“It was six you big dummy. Harry, munch, munch, gulp, bluffed you.”
Most of those movies (I can’t call them “films.”) were shot in San Francisco while I was living there and I knew a few comedians who got small parts in one flick or the other. They played punks/thugs or ambulance drivers – not exactly roles that win Oscars. Some of them didn’t even get their name in the credits, but they did get paid which is, of course, the most important part.
I was never in any of them. My film career was limited to two “Independent films.” That means that nobody in their right mind was willing to finance the project so it was shot in pieces as they could scrape together some money. I agreed to be in the movies as a favor to the director, but only if I got paid in cash – no checks. My Momma didn’t raise no fools (a couple of whining neurotics perhaps, but no fools.).
I sat there for three more hours watching David Soul be a vigilante cop and Tyne Daly getmachine gunned on Alcatraz. Luckily, they both went on to star in their own Cop Shows (“Starsky and Hutch” and “Cagney and Lacey”).
One of these days I’ll try the Singing Bird thing again, only I’ll check the listings first to see what movies will be running. I won’t even try if they are going to be doing an Arnold Schwarzenegger Marathon. I’ll wait until I see a Busby Berkeley mob of Bleach Blonde Chorines hoofing it across the screen.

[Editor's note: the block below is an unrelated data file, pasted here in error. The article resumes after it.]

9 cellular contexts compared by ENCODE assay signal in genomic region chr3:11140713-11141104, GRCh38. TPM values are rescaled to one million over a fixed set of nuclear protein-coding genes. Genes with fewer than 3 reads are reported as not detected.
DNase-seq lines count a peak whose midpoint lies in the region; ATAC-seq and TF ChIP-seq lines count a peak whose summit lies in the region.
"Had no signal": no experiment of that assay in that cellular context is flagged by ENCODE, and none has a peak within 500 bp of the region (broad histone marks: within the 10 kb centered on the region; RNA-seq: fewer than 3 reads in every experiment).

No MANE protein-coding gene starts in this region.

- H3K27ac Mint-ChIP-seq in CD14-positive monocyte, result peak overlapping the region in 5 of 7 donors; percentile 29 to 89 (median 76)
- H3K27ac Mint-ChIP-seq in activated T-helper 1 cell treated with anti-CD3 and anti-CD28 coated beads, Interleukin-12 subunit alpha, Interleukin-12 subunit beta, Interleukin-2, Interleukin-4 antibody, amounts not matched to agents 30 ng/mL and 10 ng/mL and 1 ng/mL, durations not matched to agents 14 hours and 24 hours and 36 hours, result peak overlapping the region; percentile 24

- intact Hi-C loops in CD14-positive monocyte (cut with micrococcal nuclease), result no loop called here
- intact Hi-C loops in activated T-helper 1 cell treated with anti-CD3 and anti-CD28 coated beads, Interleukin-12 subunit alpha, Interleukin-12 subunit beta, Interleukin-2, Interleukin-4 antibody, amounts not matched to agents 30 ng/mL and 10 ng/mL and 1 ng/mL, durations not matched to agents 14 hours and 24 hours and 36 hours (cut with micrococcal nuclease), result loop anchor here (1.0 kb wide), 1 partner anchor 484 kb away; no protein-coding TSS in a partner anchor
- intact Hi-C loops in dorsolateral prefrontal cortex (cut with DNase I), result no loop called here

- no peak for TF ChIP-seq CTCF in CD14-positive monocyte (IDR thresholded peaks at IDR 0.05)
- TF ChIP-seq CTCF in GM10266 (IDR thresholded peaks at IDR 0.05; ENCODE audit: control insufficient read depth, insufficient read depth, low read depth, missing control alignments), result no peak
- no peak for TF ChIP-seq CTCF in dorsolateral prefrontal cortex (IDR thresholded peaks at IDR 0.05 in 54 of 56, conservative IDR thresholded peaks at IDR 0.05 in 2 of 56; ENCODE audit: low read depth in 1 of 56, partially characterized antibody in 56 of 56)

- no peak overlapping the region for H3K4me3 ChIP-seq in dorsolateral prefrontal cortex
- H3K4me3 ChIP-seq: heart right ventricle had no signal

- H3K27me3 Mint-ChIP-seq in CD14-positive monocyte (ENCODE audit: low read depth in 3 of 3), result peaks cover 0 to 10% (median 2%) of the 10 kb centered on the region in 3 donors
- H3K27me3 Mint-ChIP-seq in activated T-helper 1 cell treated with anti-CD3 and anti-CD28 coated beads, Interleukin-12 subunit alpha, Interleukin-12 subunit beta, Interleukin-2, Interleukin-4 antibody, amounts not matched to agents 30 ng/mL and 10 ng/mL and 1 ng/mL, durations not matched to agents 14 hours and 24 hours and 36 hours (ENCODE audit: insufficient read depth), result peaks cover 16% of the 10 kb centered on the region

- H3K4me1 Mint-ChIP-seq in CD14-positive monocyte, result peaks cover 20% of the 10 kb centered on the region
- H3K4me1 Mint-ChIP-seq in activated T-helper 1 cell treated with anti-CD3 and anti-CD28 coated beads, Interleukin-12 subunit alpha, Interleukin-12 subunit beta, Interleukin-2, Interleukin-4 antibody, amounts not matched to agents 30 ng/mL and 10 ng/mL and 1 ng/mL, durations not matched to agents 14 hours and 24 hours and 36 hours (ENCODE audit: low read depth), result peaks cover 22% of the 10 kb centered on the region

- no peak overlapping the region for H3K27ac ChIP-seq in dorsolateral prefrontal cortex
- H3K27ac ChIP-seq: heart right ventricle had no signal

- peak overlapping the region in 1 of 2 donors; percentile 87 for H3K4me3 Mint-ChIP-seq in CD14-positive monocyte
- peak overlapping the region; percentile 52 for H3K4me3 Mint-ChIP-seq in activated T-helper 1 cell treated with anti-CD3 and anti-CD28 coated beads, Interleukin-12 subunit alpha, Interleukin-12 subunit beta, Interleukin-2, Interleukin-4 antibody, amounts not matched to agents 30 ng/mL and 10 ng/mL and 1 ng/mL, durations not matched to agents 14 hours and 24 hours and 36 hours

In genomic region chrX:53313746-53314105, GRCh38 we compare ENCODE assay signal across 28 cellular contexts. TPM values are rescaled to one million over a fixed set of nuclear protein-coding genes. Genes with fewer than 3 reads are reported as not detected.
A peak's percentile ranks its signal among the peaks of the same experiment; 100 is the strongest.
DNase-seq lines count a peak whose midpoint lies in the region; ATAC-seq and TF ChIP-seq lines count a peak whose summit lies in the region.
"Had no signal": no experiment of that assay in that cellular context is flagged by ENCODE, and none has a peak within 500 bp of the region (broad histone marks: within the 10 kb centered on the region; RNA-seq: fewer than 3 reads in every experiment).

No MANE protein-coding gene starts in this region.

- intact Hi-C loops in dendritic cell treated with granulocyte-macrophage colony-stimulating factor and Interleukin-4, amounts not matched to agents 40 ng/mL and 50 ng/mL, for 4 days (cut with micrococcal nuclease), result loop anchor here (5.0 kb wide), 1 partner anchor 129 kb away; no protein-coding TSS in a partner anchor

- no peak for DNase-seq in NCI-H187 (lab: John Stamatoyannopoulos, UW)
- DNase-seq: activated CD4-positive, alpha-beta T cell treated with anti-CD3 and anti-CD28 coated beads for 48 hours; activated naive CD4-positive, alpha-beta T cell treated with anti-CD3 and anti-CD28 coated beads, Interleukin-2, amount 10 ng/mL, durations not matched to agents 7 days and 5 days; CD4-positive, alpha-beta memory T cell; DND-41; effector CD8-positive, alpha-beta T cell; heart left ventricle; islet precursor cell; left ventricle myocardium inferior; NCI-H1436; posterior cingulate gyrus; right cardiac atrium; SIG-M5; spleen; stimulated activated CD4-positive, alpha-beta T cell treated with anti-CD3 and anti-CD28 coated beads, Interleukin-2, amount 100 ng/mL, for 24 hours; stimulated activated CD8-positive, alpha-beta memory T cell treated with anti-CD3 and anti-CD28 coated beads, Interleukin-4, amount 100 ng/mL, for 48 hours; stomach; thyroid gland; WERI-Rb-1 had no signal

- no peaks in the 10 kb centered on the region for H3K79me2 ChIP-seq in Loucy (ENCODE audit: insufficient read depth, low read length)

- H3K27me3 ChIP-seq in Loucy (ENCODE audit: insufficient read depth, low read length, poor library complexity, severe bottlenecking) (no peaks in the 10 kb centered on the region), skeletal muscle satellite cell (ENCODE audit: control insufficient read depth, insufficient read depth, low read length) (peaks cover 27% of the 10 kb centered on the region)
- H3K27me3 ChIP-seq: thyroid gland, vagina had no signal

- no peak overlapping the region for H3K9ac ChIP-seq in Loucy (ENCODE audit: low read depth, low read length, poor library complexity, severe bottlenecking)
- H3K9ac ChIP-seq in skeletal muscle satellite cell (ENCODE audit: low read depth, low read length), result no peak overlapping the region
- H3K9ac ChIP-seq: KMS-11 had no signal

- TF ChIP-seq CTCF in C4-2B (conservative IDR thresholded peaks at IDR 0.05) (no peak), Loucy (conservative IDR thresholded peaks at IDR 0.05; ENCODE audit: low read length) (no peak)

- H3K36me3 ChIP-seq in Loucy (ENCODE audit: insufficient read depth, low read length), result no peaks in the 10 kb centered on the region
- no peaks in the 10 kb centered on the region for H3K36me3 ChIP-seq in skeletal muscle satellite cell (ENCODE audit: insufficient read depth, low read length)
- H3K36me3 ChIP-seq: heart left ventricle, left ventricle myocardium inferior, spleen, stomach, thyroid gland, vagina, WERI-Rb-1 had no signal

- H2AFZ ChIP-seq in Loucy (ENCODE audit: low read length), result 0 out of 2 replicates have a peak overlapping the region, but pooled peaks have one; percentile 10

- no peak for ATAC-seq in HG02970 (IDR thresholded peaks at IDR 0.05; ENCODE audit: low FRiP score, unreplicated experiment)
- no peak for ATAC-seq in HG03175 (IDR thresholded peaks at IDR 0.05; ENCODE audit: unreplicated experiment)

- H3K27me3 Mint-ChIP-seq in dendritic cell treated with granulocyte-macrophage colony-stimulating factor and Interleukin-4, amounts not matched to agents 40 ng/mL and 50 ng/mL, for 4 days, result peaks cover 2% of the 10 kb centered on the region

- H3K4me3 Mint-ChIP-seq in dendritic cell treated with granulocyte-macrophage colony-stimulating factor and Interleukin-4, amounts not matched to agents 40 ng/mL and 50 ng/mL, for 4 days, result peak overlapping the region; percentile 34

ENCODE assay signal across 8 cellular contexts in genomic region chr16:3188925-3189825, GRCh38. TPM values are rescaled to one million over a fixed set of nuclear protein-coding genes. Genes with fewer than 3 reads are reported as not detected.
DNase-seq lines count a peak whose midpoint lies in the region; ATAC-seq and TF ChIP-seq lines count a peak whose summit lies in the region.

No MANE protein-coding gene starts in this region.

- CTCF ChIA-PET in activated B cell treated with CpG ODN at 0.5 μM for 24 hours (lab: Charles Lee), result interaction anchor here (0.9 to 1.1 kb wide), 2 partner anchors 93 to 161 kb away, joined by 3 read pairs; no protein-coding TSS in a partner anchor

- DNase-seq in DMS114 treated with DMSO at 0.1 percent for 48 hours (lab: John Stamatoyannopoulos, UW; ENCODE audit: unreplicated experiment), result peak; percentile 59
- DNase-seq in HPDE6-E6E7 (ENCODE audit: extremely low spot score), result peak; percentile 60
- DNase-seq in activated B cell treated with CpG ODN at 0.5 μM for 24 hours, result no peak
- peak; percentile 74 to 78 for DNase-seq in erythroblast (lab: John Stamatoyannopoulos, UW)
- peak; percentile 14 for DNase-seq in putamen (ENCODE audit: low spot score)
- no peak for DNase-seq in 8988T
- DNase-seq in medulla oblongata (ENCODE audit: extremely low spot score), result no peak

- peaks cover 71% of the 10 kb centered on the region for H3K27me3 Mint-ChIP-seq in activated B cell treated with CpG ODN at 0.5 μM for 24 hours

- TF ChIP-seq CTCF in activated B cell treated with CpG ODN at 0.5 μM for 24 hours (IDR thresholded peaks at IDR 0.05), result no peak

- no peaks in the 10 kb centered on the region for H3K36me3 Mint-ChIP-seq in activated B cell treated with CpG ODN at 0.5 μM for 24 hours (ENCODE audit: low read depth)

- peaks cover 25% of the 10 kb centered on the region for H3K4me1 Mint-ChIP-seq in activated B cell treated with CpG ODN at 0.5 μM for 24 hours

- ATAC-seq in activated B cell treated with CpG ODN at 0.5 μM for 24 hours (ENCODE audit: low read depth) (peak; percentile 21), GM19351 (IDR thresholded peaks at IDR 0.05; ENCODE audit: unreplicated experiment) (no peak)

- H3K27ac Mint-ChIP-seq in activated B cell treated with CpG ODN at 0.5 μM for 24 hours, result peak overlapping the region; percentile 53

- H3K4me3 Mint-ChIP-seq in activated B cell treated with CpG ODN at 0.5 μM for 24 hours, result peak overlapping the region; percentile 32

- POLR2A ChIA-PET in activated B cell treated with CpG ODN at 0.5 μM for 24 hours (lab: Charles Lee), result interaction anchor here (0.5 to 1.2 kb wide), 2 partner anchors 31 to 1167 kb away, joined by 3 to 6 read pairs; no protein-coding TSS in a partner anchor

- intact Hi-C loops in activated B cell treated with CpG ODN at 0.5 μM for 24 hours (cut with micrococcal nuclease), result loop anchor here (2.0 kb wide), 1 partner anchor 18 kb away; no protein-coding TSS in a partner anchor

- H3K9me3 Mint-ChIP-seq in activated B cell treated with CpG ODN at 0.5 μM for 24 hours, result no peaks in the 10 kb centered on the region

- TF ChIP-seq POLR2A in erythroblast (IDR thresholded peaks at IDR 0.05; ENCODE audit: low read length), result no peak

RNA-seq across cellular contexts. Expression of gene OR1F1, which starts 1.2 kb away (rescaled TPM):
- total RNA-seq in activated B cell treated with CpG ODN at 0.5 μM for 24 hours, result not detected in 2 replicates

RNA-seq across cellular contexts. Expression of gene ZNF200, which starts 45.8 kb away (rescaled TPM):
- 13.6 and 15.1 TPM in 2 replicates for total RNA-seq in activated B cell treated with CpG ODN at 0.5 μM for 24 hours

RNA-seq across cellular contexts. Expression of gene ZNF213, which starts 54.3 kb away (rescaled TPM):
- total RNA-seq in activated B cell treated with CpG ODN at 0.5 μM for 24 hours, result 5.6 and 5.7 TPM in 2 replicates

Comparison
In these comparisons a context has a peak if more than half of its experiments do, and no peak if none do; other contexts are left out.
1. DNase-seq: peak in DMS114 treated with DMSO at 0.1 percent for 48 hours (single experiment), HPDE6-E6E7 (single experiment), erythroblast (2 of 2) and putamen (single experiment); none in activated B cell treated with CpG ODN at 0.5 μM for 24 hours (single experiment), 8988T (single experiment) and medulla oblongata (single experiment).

I’d even settle for an Abbott and Costello Festival. At least then I’d know who was on first.
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I LOVE OLD MOVIES. It doesn’t hamper my enjoyment if it is a film that is 20 years old, or 30, 50, or even older than me.
“Oh, it has sound. What fun!”
Last night, at an ungodly hour, I grabbed the remote and tuned into my 173rd viewing of “The Producers,” a gem of a movie from 1967 with Gene Wilder in his first major role and the completely insane Zero Mostel.
If you have never seen this movie, Shame on you! Go to your room!
WE ARE DOWN IN TEXAS FOR A SHORT VISIT. Not only is that a good thing in and of itself, but the weather is certainly better than up north – no snow and I’m actually going around clad in the season’s first outings for my Hawaiian shirts. I look like a tourist.